Jolly archaeologizes the past, creating a time capsule that both locks and releases a narrative of 'memoriam' soaked in the karuna rasa (the essence of sadness and compassion) of our affective relationship and reflections in and of an intimate psychic debt to the liberation war. Jolly niched out an economy of remembrance from within the traditionally inherited 'bathos' of war, characteristically tiptoeing around risqué political/moral judgments, showing little or no patience for aesthetesizing (read anesthetizing) politics. The decrepit structure of Mahamaya Dalim Bhaban is resurrected to launch Jolly's personal engagement with a fragment of the past, of an event well preserved and rooted in communal memory. Jolly admits of no discontinuity between the past and the present. To her, the present is not distinguished by its unique disjuncture from the past, and as she reconstructs traces of the past she endeavours to restore subjectivity, the agency of the sufferers, to retrieve their stories from the limbo of historical narrative so as to invest them with feelings and human experience, a revelatory intervention that rescues the memory of a particular act of violence from being subsumed under the generalized category of war crimes.
Jolly homes in on the 'body,' as a site of resistance, as a site of memory that withstands any attempt at rendering it to oblivion. She raises a spectral world (in a specular mode) inhabited by veiled entities who appear/float before our vision, as lives/people who ceased to exist, yet whose absence resonates a presence throbbing from behind the white shrouds in an obtrusive act of redemption, in an attempt to reclaim the present, the temporal now.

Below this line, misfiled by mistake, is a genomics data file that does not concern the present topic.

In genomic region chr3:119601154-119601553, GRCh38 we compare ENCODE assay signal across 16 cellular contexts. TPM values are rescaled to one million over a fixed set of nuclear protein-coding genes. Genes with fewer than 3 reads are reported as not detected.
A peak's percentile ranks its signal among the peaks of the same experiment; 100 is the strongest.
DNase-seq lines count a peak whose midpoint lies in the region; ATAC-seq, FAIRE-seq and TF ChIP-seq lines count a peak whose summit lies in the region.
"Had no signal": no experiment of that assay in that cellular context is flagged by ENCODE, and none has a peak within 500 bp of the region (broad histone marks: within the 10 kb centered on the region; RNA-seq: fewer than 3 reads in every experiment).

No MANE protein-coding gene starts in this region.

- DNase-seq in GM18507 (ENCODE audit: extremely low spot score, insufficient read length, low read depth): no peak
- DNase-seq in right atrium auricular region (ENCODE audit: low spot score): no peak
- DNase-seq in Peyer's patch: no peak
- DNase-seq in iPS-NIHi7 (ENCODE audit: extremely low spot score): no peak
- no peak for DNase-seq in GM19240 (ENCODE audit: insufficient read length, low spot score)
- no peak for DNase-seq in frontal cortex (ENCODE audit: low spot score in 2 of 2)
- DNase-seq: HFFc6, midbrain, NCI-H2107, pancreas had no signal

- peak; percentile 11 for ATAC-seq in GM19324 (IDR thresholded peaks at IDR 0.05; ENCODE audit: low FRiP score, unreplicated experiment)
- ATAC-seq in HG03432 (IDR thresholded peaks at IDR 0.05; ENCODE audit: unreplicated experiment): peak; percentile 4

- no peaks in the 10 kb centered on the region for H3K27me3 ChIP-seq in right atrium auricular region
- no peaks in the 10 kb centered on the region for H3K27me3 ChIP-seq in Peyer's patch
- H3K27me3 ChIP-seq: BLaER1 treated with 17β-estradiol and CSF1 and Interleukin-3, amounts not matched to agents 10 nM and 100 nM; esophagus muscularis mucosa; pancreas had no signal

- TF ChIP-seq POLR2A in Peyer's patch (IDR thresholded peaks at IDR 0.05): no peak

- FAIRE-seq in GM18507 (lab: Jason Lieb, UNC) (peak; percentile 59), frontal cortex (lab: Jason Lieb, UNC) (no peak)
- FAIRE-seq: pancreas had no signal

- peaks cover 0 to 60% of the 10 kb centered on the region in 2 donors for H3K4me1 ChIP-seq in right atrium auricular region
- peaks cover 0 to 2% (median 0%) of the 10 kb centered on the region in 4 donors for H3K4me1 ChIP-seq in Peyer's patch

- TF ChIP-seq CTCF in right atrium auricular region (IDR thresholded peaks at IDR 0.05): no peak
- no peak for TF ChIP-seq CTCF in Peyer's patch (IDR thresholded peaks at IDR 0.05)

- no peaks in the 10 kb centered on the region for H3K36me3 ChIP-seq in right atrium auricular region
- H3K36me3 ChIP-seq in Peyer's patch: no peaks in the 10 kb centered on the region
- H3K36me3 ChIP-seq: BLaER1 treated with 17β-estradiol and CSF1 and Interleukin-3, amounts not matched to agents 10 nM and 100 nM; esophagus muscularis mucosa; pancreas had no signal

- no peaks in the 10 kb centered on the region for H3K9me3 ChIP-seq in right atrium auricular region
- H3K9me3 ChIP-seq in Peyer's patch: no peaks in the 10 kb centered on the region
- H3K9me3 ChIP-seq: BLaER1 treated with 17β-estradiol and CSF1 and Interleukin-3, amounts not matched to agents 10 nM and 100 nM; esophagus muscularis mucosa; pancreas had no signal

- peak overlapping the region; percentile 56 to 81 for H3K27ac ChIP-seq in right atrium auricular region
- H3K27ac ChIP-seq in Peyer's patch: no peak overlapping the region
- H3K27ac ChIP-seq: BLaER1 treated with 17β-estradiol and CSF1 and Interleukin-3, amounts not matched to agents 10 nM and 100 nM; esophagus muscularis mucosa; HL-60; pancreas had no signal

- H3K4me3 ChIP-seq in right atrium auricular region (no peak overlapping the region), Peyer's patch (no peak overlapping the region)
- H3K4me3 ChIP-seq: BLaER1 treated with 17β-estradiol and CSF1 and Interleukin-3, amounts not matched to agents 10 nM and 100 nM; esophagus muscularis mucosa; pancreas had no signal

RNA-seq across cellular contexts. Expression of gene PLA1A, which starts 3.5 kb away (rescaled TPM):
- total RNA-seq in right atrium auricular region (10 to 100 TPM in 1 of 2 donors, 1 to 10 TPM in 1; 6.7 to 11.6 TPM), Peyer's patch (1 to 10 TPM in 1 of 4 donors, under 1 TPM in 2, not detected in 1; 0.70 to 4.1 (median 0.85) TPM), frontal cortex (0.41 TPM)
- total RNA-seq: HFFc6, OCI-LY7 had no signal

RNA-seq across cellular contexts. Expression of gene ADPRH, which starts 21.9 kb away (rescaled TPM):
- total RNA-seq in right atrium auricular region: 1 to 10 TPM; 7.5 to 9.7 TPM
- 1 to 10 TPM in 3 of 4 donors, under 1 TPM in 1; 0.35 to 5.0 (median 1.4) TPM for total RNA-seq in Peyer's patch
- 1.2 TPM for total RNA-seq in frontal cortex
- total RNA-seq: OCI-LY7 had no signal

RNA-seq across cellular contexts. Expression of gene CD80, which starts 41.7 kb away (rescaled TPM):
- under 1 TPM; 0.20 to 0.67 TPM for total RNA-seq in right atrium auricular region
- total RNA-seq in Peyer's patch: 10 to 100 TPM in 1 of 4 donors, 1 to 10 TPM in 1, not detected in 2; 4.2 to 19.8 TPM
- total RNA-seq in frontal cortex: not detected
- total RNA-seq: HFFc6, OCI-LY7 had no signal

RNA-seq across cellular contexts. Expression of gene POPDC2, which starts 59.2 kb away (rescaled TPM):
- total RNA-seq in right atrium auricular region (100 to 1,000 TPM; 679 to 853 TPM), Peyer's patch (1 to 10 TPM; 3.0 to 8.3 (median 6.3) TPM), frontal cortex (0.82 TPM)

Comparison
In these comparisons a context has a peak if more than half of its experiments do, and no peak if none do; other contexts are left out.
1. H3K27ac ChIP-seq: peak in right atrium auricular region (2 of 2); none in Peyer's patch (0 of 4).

Although the sum total of lost lives, in scale and scope, is tantamount to a national tragedy, commemorated in a manner of annual tradition/recurrence, it is Jolly's retrospective articulation, moderate and free of all gimmicks, that premises her tactic of storytelling on profound human interest lending it its peculiar significance and import. Sifting through the mires of history, Dilara alighted on Mahamaya Dalim Bhaban located in the Andarkilla neighbourhood in Chittagong, which was turned into a site, which she calls a factory, of torture and killings perpetrated by Al-Badars, a local outfit operating in collusion with the occupying army, who in form and function were anything but self-serving fratricidal conspirators. Dilara claims: in a play of poetic irony, it is the soul of the killer which is destined a demise unlike the phoenix soul of the killed which rises up in the swirl of cosmic time to '…tell their tales. Continues to raise questions.'
Another chamber lit with a milky-white glow emanating from a video takes one to the actual site of the Dalim Bhaban, a torture chamber during the liberation war of Bangladesh. As part of a leitmotif of 'invisibility' (that which resides at the very fringe of what is seen and known, and counterintuitively informs our perception of a reinvented 'subject'), a ghost appears, this time its invisibility animated/materialized through the occupancy of the body of the artist covered in diaphanous fabric, there are also two more to follow; in a representational mode the figures impersonate the heroic victims of torture.
Dilara Begum Jolly employs a strategy of visuality that merges the visible with the purportedly invisible, a ghostly revisitation of the dead, whose temporal (past) sojourn to Dalim Bhaban is reminisced through the re-creation of a spatial typology by way of creative intervention/reappropriation of the building, if only to stage an artifice of instantiation of the souls' 'haunting' the place where they lost their lives; Jolly goes to show how what 'is' is always impregnated with what has gone by, as the present is concatenated with the past, seen with unseen. Through the passage of the uninterrupted flow of time, bodies dead fuse with bodies alive, dislocated from their violent past to be reinstated in a humanist/commiserating recollection.